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In meditation, there are several reasons why we focus on the breath.
Simply put, your breath is considered to be the gateway into your mind. The mind is impacted by how we breathe and the way we breathe impacts our minds. It is a symbiotic relationship that it is worth being curious about.
For a simple example, have you ever noticed that you have trouble catching your breath when you are experiencing anxiety or heightened stress? If you stopped and consciously paid attention, the chances are that your breath is mainly moving your upper chest with little movement in the lower abdomen. You may even be holding your breath in, and it may be jagged, with stops and starts unevenly peppering the inhale.
Your breath is closely linked to your autonomic nervous system (ANS), and the inhale will slightly stimulate the sympathetic nervous system (the fight or flight reflex). The exhale slightly stimulates our parasympathetic nervous system (the rest and digestive reflex).
Intentional breathing can and does directly influence our thoughts, memory, and emotional state.
Meditation has been the realm of many eastern philosophies for centuries. From a yogic, philosophical perspective, the breath is the simplest yet most powerful thing to focus on while meditating. From the breath, we can then move into more subtle objects of meditation: sound, feelings of bliss, and finally, absorption itself—the ultimate realization of meditation.
Meditations were passed down through lineages by those who practiced them as an experiential exercise. Specific techniques evolved over time and were often considered so powerful that they were kept locked away. They were accessible only to those who were part of a particular lineage.
One common element through these practices was the belief that there were certain qualities within breath itself, an intelligence. These days we think of it as the air around us filled with gasses, cells, and molecules.
But these little things are also quite busy with their own processes—all exhibiting signs of life and animated by certain energetic impulses. Ancient meditators were perceptive enough to pick up on this and called these impulses or life forces, prana.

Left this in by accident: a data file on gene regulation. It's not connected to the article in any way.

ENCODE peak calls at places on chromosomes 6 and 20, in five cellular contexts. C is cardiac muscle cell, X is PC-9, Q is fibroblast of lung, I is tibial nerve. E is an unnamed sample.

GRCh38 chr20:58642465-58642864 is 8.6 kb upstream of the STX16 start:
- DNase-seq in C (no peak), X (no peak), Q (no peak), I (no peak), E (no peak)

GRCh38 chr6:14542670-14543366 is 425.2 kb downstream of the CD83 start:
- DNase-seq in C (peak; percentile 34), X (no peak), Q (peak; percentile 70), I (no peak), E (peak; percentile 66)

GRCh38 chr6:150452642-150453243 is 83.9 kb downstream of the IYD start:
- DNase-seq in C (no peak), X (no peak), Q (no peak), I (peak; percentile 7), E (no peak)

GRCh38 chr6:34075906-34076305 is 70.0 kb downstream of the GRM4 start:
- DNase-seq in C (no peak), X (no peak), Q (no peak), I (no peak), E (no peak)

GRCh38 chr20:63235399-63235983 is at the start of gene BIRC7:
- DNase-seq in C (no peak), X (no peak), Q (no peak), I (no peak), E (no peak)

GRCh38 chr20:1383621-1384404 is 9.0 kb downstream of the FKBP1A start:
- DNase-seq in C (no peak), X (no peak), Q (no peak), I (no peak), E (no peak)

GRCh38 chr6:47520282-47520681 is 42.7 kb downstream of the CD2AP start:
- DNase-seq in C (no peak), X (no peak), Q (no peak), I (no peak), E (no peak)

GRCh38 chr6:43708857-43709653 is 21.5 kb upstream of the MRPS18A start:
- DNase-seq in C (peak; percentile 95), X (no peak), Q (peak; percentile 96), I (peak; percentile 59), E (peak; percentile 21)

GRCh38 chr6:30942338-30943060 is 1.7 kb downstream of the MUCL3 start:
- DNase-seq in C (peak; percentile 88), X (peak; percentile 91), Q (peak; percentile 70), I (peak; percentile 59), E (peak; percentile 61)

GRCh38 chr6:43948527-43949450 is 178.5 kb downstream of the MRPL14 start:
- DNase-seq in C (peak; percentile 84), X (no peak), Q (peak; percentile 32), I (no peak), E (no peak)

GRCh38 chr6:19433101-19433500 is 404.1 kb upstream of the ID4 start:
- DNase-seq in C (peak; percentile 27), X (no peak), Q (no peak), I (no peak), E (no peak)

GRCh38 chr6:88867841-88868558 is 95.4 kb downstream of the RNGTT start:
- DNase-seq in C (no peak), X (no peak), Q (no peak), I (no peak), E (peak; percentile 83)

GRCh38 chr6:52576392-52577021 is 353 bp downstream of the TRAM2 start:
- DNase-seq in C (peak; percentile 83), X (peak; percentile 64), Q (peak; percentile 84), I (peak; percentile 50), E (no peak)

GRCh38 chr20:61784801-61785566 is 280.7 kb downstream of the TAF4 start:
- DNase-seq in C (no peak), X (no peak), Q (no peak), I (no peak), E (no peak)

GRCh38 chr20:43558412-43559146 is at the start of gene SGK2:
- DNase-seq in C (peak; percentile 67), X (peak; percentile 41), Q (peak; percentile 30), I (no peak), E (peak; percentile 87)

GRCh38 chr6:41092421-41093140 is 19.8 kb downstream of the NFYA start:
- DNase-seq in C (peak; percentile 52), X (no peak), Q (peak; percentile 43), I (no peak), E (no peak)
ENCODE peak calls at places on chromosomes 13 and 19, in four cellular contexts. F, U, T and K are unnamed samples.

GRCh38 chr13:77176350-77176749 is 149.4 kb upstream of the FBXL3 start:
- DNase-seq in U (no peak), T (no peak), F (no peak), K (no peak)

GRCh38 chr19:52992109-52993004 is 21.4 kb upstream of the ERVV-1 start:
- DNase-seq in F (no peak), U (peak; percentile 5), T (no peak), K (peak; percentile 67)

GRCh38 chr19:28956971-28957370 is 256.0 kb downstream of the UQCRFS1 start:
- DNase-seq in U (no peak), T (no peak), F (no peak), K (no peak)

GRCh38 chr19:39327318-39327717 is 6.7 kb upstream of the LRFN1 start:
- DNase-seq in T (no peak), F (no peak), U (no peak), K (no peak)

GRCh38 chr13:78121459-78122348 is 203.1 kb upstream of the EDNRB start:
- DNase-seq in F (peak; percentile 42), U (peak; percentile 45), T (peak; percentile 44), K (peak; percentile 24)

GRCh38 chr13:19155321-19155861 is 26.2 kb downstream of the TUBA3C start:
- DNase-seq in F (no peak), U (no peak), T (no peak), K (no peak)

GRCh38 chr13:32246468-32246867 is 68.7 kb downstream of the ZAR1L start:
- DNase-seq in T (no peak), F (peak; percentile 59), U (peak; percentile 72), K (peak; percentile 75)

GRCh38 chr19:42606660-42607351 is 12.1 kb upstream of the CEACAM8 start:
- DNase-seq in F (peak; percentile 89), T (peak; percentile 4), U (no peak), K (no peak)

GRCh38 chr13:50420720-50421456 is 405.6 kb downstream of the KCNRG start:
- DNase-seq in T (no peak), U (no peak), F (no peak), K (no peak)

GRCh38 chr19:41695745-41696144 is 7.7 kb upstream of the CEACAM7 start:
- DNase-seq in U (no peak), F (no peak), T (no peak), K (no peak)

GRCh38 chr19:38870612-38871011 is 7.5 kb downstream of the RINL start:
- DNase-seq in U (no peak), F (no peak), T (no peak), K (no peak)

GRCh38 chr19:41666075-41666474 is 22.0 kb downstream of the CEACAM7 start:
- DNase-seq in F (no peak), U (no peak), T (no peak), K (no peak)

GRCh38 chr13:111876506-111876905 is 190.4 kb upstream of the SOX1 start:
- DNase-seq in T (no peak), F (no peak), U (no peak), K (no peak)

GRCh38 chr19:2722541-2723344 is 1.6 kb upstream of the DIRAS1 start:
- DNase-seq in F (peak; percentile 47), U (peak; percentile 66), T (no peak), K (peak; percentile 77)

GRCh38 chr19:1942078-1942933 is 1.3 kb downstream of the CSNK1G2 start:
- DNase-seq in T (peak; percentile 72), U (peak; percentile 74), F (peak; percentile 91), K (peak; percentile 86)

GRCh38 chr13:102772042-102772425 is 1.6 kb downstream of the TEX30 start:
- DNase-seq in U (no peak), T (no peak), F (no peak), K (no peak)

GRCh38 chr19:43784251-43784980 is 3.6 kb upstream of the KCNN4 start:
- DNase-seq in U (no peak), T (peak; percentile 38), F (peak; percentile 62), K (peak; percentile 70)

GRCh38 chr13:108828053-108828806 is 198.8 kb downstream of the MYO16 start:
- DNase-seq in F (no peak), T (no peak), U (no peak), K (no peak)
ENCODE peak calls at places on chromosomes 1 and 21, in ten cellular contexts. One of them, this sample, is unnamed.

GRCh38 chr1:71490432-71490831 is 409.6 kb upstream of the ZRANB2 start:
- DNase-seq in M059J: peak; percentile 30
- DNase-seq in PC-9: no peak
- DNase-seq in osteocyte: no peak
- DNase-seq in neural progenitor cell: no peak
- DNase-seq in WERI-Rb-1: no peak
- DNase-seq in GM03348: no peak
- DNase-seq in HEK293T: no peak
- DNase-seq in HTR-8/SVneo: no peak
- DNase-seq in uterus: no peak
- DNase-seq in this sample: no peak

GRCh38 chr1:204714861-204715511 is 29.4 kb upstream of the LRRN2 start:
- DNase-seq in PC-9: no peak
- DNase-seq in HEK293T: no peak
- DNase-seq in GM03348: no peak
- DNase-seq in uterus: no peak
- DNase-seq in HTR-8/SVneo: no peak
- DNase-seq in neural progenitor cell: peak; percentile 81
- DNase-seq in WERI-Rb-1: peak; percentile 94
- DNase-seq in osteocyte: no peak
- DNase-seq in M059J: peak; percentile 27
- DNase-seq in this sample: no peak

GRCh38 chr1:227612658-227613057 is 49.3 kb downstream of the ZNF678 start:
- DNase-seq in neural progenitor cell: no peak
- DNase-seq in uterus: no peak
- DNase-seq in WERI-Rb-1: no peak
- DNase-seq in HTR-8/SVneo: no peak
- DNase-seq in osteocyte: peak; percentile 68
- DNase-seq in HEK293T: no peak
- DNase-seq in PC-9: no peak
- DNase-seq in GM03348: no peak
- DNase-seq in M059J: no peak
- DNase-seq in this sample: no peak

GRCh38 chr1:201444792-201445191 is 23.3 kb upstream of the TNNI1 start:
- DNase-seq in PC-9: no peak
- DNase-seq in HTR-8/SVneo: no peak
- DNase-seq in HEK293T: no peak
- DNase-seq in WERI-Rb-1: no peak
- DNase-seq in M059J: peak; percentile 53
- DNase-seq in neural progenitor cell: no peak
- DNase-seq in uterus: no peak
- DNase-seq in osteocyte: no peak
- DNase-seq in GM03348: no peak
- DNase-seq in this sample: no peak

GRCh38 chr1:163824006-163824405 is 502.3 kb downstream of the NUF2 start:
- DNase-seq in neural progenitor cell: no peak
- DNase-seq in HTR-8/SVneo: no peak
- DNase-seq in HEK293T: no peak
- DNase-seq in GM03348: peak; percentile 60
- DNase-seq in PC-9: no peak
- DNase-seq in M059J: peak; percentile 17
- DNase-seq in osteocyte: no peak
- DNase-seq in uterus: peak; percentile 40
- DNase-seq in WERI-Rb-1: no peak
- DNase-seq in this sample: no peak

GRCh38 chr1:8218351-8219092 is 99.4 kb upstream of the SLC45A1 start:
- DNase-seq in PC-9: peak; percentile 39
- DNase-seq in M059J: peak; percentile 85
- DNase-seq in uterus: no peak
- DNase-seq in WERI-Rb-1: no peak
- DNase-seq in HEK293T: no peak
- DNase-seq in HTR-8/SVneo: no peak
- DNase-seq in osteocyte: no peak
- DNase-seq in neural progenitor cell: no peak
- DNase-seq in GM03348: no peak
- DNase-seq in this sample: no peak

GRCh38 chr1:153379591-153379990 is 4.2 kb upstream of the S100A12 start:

Breathing will become more and more sophisticated as you progress in your meditation practice.
Specific impacts can be realized by changing the duration of the inhale and/or exhale, as well as retaining your breath in or out. When combined with a specific focus or kriya, we can powerfully reshape our mood, our energetic state, our future experience, and our patterns of habituation.
Here are some examples of breathwork and their impacts:
- Alternate nostril breathing: to balance the left and right hemispheres of the brain and clear the body’s energy channels.
- Ujaii: that raspy, whispered breathing that you will often hear in a yoga class. This audible breathing gives the mind a focal point and assists in excellent control of the breath flow rate.
- Kapalabhati: forceful and rapid exhalation of the breath is said to cleanse the body’s energy channels and invigorate the mind and body.
If you’re having trouble finding your groove when observing or shaping your breath, it can be beneficial to use some simple exercises to warm up to it.
For example, as you breathe in, move your straightened arms out—wide from your body—and expand across your chest into a slight backbend. As you breathe out, bring your arms in front of you to touch. Soften your elbows to bend and round your spine a little. A simple rule of thumb is that when you inhale, your body opens, and when you exhale, your body closes, or curls into itself.
Some relaxed and free movements such as this (and any other ones that come naturally to you) can help you on your journey to befriending your breathing.